From Robert Morris
Office of Finance 12th. May 1783—
The Bills drawn by Congress in their necessities press very heavily upon me; and one of the greatest among many Evils attending them is the Confusion in which they have involved the Affairs of my Department— I have never yet been able to learn how many of these Bills have been paid nor how many remain due neither am I without my fears that some of them have received double Payment.—
To bring at Length some little Degree of order into this Chaos, after waiting till now for fuller Light and Information I write on the Subject to Mr. Barclay who will have the Honor to deliver this Letter and I send him a Copy of the enclosed Account. I have directed him to consult with your Excellency and obtain an Account of the Bills which have been paid and to transmit me an account of those and of such as remain due and to take Measures with you for Payment of the latter so as to prevent double Payment which I seriously apprehend. The enclosed Account will inform you that the Bills which are gone forward drawn on Mr. Lawrens and yourself amount to seven hundred and fifty three thousand, three hundred, and sixty four Guilders and two thirds—1
Let me intreat you Sir to forward these Views as much as possible for you will I am sure be sensible how necessary it is for me to know the exact State of our pecuniary Affairs, lest on the one Hand I should risque the public Credit by an excess of Drafts, or on the other leave their Monies unemployed while they experience severe Distress from the want—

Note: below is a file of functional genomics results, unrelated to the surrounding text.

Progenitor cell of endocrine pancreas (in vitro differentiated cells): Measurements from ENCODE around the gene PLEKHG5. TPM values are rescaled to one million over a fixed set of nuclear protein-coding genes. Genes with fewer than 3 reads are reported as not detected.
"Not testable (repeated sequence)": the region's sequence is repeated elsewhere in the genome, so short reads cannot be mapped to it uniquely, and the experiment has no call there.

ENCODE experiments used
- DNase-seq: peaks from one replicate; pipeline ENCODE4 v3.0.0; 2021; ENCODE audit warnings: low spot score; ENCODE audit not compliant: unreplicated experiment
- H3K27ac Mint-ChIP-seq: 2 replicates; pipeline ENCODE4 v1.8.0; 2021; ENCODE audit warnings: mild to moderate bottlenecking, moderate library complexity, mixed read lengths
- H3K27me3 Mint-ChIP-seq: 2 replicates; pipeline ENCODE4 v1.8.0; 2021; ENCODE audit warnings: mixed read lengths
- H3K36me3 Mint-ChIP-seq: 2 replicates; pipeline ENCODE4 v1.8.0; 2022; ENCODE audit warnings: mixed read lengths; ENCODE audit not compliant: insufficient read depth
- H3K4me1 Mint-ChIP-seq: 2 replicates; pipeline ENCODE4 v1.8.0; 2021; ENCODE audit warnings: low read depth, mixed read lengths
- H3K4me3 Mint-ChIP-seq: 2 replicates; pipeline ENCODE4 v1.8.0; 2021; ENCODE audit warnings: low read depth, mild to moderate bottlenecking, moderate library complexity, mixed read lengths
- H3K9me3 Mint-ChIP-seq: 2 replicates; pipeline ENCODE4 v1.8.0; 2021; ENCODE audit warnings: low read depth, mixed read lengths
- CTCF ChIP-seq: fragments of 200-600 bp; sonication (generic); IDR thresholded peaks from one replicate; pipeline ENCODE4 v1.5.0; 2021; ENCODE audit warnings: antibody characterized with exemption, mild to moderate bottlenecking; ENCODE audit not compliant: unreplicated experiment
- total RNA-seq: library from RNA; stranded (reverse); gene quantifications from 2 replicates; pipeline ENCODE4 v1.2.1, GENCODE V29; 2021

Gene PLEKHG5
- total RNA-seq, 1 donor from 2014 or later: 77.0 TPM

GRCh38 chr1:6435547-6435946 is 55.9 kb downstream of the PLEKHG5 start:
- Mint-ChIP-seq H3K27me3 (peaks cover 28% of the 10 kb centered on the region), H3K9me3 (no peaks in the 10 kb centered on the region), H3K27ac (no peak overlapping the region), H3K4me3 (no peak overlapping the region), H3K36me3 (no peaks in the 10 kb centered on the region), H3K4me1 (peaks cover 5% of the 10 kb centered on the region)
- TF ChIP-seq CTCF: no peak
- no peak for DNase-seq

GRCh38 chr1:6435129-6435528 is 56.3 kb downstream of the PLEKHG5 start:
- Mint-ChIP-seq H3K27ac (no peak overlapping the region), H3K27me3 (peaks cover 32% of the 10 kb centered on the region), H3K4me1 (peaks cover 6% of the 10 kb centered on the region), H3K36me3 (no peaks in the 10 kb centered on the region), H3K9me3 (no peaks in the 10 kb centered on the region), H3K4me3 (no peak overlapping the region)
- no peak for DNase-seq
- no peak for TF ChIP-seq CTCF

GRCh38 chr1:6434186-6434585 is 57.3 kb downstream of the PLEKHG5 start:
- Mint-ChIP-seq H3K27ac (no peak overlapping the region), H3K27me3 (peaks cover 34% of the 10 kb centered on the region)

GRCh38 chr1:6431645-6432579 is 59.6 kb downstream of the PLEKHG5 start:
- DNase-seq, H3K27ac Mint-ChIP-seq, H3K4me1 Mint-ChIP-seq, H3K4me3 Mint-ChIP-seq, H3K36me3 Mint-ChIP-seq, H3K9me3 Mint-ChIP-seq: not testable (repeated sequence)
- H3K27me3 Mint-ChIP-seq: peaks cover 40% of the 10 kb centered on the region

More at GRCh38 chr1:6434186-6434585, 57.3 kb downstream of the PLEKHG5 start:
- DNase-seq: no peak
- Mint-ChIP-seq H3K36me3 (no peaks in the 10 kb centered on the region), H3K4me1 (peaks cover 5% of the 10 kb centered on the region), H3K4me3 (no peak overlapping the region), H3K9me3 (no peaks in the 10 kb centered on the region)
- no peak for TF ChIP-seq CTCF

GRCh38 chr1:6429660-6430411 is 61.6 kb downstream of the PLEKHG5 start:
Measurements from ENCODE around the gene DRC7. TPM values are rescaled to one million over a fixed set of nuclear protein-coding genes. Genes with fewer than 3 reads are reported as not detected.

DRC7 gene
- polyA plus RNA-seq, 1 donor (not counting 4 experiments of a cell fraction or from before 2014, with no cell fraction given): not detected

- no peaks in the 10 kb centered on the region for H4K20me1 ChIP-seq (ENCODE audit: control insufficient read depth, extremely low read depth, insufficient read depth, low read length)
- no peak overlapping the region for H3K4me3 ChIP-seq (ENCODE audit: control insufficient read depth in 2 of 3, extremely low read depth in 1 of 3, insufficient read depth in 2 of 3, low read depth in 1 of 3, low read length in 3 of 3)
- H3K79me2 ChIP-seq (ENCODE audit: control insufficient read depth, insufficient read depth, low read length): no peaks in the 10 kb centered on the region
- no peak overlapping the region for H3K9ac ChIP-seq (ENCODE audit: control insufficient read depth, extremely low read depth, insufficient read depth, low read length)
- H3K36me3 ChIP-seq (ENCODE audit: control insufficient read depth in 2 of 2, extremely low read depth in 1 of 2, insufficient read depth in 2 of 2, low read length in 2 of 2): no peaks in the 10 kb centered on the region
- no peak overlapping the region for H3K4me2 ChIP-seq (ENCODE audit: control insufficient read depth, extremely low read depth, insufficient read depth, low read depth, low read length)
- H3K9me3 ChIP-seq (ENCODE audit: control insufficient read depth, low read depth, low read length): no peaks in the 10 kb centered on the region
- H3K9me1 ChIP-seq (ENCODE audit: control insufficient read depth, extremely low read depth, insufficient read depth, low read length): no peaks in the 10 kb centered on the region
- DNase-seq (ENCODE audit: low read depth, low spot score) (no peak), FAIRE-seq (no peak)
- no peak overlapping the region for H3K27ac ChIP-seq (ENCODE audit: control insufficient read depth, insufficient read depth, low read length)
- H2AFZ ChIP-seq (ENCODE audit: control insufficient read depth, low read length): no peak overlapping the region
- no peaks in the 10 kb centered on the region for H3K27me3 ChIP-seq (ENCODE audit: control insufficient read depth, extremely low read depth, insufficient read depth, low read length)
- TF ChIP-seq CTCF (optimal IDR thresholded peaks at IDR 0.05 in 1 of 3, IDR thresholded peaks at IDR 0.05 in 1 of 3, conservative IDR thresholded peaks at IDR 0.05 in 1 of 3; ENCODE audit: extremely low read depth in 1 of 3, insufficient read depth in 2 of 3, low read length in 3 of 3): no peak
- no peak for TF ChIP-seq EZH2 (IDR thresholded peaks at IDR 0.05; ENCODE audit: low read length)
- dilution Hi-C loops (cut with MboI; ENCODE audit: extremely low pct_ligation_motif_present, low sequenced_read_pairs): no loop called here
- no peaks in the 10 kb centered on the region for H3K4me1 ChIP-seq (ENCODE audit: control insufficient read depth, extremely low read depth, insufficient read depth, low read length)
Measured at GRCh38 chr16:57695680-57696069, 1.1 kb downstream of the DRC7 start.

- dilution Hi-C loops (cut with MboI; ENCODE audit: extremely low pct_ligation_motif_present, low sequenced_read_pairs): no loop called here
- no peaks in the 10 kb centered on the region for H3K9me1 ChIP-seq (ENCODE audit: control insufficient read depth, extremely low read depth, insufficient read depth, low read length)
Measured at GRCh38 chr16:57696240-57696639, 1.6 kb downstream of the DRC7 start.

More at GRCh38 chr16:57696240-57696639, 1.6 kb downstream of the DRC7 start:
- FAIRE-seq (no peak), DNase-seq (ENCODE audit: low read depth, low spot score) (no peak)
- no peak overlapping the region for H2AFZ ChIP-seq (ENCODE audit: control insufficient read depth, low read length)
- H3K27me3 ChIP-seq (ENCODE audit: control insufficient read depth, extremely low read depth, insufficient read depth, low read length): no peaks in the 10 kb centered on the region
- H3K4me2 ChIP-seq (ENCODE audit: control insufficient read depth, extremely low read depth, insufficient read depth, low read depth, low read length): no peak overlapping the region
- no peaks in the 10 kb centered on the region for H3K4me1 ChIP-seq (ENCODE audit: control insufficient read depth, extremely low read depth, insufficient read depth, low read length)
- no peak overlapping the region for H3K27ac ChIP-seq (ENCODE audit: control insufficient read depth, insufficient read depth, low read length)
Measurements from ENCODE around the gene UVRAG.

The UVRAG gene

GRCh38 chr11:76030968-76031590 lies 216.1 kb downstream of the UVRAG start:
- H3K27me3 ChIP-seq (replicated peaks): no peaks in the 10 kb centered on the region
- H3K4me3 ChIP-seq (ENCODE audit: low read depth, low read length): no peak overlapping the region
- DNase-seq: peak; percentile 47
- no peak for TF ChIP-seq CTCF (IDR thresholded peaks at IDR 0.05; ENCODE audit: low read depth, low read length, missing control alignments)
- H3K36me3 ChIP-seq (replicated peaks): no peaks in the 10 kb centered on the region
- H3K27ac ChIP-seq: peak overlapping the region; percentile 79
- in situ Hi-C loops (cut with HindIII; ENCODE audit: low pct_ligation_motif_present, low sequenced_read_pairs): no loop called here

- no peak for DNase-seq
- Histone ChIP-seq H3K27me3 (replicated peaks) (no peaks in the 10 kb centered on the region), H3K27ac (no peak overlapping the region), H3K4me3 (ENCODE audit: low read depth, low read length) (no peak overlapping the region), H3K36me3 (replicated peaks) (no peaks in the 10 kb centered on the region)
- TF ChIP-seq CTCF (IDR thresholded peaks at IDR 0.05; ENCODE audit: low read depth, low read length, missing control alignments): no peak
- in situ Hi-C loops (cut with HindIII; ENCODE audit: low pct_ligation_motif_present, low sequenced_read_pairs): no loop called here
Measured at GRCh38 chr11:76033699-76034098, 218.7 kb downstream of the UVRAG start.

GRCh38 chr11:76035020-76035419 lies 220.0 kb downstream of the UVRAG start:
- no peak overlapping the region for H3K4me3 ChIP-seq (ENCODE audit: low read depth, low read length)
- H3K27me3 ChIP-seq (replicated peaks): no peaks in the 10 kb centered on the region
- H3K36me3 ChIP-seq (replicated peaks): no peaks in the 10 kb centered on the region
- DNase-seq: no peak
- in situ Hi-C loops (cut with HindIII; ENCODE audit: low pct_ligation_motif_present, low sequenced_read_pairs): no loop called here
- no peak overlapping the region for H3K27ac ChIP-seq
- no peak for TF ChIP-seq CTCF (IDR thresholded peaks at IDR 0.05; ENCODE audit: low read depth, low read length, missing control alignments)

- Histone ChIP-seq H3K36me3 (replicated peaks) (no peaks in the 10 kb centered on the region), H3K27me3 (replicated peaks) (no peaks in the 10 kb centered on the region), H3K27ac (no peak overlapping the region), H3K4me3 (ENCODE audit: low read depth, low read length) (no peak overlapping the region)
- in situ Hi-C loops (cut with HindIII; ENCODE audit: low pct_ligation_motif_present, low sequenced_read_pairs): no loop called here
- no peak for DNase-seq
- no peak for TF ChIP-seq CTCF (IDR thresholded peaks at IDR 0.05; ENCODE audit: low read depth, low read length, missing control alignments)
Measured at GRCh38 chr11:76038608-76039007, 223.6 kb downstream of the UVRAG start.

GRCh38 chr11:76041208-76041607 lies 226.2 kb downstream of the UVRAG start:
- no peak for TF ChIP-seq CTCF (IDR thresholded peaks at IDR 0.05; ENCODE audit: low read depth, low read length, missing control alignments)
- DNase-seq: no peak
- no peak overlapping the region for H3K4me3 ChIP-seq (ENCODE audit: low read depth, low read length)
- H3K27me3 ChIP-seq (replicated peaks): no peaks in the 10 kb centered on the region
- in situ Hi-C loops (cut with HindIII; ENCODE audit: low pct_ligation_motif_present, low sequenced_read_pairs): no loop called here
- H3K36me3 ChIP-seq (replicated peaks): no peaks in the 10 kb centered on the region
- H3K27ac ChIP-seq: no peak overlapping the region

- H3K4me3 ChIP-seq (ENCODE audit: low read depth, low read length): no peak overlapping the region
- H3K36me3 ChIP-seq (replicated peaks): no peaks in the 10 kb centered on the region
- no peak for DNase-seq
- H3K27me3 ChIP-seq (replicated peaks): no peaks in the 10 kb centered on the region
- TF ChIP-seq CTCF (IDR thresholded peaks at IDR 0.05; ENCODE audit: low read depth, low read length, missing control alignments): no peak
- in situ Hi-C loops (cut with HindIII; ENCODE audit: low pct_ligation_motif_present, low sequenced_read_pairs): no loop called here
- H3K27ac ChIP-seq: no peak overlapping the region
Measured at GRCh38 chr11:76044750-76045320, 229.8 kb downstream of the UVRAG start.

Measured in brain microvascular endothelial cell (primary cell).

I am Sir / with perfect Respect / Your Excellency’s / most obedient / & / humble Servant
RC (Adams Papers); internal address: “His Excellency John Adams Esqr. / Minister Plenipotentiary / of the United States.”
1. For the enclosed account, which is not with this letter in the Adams Papers, see Morris, Papers description begins The Papers of Robert Morris, 1781–1784, ed. E. James Ferguson, John Catanzariti, Elizabeth M. Nuxoll, Mary A. Gallagher, and others, Pittsburgh, 1973–1999; 9 vols. description ends , 8:26–27. JA replied on 5 July, saying that he would assist Thomas Barclay as best he could, although he was hampered by his papers being in the Netherlands (same, p. 250–252). Having received his own letter from Morris (same, p. 27–30), Barclay wrote to JA on 8 July to request the required accounts (Adams Papers). JA replied on the 9th, promising his cooperation, but cited again the absence of his papers (LbC, APM Reel 108). Finally on 23 Aug., presumably having accessed his papers while visiting the Netherlands in July and early August, JA sent Barclay an account of the bills he had paid from 1780 to 1783 (M/JA/18, APM Reel 192).